Courtney Love Reveals Mark Lanegan Cause of Death


Courtney Love has claimed that Mark Lanegan died from the ‘long’ version of the virus that has caused the pandemic. This has not been confirmed by the family or medical examiners. Courtney Love just attacked Anthony Kiedis.

“In any event “the winding sheet” & the stunning “whiskey for the Holy Ghost“ we’re my brilliant soundtracks for all of awful 1994, I always thought you were a man of great honor & underrated. I’d have done anything for you & I did. I co-signed your mortgage. I put you in sober living for a year. I paid for 3 rehabs. & of course, I never wanted or needed any public acknowledgment or thanks for it. And. I didn’t get it either! Lol. I heard you had a long [virus] bad death & I’m so sorry. Rest in power. I’d like to think you’d have come around & made up for your appalling rendition of me in your tome mark, wherever you are. Dropping the rocks.”

Screaming Trees wrote about Lanegan’s death, “Mark William Lanegan passed away today, 2.22.2022, at his home in Killarney, Ireland. He was our true brother and we all truly loved him.

In this city built on broken glass

And the carcasses of a million dead sheep

Where the blood runs thick down the third street

Down the gutter to the railroad station

And takes a train

Up, over these big mountains to the sea

That’s where you gotta be

You gotta go to the sea

Strange Out Here, Mark Lanegan

As we say goodbye to Mark, a member of our family, remember he still lives with us all in his music.

We Love You Forever Mark, Screaming Trees…”

As the rock world mourns the passing of the late, great, Mark Lanegan – the incomparable Nick Cave penned his emotional tribute via his Red Hand Files site. Credit to the outlet for the below.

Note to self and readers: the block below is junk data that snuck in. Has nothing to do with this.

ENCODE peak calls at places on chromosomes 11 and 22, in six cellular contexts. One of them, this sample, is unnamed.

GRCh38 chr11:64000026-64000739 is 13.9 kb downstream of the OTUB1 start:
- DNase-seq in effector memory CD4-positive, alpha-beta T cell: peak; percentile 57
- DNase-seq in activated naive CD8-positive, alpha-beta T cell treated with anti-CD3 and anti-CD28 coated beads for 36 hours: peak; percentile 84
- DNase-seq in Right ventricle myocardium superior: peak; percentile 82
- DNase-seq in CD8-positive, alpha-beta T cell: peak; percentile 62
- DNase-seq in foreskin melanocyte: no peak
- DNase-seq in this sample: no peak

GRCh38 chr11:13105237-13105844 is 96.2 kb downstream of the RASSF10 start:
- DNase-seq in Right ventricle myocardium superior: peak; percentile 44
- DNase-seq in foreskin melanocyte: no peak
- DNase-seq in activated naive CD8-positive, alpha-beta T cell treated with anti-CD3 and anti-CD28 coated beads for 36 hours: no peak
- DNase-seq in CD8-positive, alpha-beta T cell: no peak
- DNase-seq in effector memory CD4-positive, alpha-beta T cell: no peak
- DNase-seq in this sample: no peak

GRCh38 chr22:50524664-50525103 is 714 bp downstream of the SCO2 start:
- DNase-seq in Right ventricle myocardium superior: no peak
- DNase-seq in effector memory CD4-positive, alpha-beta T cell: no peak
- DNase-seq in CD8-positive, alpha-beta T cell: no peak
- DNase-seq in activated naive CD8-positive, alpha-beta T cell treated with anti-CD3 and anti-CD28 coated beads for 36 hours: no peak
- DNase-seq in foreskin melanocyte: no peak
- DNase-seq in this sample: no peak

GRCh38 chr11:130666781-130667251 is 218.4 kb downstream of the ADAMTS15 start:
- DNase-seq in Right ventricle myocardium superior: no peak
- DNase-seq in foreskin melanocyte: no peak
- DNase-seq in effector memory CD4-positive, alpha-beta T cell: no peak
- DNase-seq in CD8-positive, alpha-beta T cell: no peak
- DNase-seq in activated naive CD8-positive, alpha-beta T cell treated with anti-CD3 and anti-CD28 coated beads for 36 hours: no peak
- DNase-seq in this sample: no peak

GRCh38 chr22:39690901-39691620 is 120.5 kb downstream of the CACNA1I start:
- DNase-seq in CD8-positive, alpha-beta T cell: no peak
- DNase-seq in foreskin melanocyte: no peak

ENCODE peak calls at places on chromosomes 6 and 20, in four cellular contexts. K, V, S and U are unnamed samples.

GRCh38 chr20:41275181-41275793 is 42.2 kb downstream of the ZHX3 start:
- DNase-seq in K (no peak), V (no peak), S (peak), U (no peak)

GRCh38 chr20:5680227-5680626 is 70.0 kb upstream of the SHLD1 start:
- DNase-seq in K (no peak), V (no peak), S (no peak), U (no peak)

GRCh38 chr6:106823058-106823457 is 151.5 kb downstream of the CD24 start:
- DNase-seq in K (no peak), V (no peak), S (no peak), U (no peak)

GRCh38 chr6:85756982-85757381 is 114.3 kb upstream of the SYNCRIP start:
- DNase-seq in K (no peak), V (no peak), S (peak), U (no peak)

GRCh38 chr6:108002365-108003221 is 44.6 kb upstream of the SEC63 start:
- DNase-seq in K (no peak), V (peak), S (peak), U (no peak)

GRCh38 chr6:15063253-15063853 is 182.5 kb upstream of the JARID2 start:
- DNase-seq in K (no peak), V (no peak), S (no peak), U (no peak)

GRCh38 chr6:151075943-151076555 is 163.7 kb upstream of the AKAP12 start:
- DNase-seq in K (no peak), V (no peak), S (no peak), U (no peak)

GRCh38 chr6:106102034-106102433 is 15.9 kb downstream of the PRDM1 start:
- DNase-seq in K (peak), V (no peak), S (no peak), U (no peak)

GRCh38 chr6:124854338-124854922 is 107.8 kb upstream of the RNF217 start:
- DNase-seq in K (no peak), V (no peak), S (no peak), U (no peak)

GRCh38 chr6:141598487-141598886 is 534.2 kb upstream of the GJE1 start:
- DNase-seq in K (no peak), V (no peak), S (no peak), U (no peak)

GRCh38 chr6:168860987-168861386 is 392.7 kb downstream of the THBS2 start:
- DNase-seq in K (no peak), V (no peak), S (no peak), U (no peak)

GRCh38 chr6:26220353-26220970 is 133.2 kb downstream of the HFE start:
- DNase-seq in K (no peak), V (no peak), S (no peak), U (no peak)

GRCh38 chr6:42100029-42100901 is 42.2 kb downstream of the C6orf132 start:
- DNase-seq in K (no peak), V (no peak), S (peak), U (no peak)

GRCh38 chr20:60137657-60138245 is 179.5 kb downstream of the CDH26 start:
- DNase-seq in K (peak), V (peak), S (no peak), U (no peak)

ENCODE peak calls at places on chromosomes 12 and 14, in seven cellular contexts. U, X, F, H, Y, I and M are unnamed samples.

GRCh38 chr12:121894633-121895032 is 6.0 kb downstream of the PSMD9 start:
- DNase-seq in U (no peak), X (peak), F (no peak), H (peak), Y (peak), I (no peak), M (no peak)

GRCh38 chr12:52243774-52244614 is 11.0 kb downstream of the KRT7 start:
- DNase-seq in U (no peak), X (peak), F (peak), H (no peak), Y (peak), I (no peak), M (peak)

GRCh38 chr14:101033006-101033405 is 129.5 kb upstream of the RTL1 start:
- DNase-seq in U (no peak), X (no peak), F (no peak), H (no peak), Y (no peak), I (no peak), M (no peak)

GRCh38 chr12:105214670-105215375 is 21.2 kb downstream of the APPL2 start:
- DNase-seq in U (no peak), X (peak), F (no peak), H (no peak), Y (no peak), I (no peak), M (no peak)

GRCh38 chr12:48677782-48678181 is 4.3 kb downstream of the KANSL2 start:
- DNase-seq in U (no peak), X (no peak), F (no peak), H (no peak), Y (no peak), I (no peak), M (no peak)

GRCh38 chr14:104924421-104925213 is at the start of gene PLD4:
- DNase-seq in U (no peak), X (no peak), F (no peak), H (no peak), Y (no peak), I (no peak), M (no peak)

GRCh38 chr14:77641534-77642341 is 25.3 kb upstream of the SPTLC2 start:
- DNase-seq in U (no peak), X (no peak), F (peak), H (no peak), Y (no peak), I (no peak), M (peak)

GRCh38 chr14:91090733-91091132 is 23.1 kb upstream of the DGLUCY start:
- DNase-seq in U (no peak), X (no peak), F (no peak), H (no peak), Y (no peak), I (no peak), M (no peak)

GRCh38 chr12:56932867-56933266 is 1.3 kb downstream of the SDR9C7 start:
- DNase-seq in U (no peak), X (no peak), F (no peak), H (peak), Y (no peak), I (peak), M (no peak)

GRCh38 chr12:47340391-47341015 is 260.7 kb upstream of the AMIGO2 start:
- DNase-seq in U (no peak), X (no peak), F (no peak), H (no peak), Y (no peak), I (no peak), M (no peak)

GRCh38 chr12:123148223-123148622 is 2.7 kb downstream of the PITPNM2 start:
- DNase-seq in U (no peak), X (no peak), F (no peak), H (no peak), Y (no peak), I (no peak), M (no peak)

“I encountered Mark many times over the years — we engaged in some extremely dubious escapades back in the ’90s; he sang ‘White Light/White Heat’ and ‘Fire and Brimstone with Warren [Ellis] and me on the Lawless soundtrack; he recorded my favorite ever Nick Cave cover — an astonishing version of ‘Brompton Oratory’; we did something together for the Jeffrey Lee Pierce record, I think; and he toured and hung out with us on The Bad Seeds’ 2013 Australian tour,” Cave wrote. “Go online and watch Mark sing Blixa’s ‘father’ part with me in ‘The Weeping Song’ on that tour.”

Cave would continue to add how much he loved and admired Lanegan as a frontman:

“As a frontman, I move around a lot on stage, I can’t help it, it is a habitual nervous thing, a kind of neurotic compensation for a voice I have never felt that comfortable with.

But watch Mark, watch how he walks onto the stage, plants himself at the mic stand, one tattooed fist halfway down the stand, the other resting on top of the mic, immobile, massive, male. When the time comes to sing, he simply opens his mouth and releases a blues, a blues lived deeply and utterly earned, and that voice tears right through you, his sheer force on stage absolutely humbling.”

Concluding Cave said: “A greatness, Mark, a greatness — a true singer, a superb writer, and beautiful soul, loved by all. Love Nick,”